Approximate approximations

Following input from the OpenFlexure folk (hi Richard!) I found their code uses approximations, which line up with my IK model ... except where I forgot to rotate an axis properly. Yah. My 2-point 3D rotation maths is busted for unclear reasons, but once that's fixed we should have much more reliable positioning.

Also the OpenFlexure team might be lending some part-time support, which will be most welcome.

Stage kinematics from the source

Dr Bowman of the OpenFlexure project was kind enough to share some simplified kinematics to me, which sound a lot easier than the approximations I was about to start on: https://openflexure.discourse.group/t/delta-stage-geometry/628, and a couple of his research team sound keen to get involved. Easter is going to get in the way I'm sure, but this should help with progress.

IK Model Flaws

The IK model I made doesn't hold true on the mm scale. No idea why. Could be a flaw in the model, could be I've missed a mechanical aspect of the design. It might be the extension beam. So I'm going to pull that off and do some basic testing of the bare platform. If necessary I'll set up a calibration grid and fudge the control values to make it work. I'm about to get insanely busy with family stuff though, so blog postings may slow down. If anyone wants to work on the project though, I'll make time to set 'em up.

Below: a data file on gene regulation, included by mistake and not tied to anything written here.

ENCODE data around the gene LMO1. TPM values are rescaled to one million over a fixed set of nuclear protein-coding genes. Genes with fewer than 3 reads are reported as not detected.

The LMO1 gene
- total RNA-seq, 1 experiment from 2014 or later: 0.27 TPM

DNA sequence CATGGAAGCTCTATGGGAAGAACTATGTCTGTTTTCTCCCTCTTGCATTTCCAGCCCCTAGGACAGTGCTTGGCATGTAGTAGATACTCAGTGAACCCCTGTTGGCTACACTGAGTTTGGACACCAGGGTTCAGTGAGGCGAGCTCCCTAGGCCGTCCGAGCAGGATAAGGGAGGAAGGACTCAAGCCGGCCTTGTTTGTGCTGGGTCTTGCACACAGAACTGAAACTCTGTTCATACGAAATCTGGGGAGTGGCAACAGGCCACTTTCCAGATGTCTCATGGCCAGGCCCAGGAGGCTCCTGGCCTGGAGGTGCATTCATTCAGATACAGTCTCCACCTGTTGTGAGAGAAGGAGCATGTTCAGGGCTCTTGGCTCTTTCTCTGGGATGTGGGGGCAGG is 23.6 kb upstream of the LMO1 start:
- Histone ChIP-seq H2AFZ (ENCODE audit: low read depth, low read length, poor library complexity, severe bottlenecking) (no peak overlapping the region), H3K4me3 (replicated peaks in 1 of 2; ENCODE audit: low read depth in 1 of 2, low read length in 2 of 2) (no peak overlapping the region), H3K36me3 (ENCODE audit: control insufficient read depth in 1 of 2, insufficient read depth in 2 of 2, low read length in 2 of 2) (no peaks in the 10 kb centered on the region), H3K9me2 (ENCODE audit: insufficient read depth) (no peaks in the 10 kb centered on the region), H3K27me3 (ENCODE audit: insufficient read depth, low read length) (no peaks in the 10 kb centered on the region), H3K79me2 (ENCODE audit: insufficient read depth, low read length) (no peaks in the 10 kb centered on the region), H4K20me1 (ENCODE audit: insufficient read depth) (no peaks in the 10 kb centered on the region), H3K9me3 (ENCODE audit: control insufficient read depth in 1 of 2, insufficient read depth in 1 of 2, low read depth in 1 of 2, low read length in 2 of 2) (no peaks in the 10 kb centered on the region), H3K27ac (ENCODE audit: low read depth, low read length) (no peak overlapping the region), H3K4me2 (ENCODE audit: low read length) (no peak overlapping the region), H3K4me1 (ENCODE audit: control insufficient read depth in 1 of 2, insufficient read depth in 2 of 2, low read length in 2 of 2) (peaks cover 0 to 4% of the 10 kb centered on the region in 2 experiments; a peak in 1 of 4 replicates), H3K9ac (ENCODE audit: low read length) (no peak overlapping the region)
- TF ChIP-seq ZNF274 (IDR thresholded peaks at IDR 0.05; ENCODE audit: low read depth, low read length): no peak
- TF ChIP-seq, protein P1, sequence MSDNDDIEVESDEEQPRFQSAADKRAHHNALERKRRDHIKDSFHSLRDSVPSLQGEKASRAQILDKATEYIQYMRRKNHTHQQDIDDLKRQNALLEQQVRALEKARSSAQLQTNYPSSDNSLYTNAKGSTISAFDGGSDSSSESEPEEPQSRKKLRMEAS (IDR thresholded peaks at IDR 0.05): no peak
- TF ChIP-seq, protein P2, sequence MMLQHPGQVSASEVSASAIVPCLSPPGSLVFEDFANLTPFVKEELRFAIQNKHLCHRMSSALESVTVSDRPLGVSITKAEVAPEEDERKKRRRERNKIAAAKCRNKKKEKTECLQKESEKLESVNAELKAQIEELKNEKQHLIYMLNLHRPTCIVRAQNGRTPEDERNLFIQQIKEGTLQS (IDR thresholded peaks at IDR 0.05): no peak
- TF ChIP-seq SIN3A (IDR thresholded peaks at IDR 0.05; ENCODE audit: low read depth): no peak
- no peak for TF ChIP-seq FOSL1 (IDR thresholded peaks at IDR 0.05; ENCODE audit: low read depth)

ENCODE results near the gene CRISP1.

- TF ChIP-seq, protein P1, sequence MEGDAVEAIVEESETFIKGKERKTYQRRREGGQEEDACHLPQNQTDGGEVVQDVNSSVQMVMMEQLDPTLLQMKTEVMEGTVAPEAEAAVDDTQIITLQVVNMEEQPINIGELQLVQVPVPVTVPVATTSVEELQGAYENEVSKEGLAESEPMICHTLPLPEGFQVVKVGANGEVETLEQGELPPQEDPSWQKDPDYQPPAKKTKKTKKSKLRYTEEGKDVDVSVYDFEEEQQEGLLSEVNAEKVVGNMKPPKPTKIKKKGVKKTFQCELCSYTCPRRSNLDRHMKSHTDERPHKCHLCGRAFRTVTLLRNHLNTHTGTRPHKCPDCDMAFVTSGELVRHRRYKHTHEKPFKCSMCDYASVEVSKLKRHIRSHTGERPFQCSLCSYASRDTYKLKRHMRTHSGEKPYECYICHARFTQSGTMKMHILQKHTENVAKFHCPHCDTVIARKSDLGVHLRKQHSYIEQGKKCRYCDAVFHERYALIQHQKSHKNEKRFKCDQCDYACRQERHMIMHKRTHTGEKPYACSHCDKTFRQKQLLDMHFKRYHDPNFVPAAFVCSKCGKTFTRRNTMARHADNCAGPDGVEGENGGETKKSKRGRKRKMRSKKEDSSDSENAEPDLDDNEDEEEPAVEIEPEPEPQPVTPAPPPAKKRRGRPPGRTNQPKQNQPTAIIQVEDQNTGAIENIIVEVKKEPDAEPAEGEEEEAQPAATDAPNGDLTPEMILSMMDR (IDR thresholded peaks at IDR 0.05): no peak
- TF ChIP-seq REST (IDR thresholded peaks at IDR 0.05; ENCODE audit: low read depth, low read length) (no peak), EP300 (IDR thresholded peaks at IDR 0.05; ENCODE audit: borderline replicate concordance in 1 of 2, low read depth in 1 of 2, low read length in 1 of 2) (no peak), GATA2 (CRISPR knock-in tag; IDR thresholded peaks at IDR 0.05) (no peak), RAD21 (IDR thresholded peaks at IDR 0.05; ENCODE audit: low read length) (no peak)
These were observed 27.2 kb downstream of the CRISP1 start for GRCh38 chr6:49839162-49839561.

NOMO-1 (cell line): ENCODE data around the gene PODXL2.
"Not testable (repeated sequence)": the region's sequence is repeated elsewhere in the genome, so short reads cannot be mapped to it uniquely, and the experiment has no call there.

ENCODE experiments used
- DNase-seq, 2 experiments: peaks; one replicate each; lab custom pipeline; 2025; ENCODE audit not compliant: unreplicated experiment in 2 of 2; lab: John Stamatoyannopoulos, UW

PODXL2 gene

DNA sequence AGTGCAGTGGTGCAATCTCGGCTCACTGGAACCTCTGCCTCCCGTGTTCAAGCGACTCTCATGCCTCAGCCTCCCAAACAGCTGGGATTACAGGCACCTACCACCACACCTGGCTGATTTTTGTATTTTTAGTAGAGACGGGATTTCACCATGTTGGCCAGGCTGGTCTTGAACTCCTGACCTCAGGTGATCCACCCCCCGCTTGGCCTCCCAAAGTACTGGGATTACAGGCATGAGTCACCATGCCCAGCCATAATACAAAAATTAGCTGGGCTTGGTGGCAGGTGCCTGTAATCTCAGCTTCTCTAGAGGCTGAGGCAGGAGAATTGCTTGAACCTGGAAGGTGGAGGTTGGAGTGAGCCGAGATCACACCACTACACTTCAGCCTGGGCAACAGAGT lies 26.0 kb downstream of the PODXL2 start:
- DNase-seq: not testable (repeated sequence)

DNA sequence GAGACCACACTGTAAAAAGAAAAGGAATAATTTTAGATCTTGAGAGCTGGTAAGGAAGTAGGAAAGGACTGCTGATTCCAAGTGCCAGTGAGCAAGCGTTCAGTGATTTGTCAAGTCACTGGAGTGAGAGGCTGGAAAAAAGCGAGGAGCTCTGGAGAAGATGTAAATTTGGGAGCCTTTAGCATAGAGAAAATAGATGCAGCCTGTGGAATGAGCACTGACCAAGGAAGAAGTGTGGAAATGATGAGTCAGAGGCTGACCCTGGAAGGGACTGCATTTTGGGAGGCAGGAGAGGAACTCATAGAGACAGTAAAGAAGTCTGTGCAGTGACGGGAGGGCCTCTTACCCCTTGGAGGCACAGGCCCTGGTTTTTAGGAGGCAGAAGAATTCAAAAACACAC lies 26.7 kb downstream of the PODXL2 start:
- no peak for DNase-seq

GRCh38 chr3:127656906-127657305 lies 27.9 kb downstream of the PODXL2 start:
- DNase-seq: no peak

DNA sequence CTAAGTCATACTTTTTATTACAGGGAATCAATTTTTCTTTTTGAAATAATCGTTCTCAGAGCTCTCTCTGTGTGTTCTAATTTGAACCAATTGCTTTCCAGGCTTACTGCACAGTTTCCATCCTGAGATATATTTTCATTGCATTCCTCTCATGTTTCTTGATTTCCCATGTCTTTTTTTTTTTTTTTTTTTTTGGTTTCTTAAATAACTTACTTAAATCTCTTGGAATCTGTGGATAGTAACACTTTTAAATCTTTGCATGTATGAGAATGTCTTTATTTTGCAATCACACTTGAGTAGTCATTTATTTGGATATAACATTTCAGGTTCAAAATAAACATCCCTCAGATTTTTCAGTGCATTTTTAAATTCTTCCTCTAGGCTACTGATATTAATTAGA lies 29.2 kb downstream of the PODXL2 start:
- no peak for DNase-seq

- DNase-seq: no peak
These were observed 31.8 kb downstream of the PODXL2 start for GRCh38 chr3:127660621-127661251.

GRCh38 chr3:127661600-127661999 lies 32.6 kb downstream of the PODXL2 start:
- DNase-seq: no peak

Contacts unreliable but X and Z moving in sync

My idea of using electrical probing to find a conductive surface doesn't work. The probe bends visibly before my conductivity meter beeps. But using the small USB microscope to observe contact worked OK. Any electrical experts out there feel free to suggest solutions that don't involve wetting the contacts with mercury or gold-plating everything.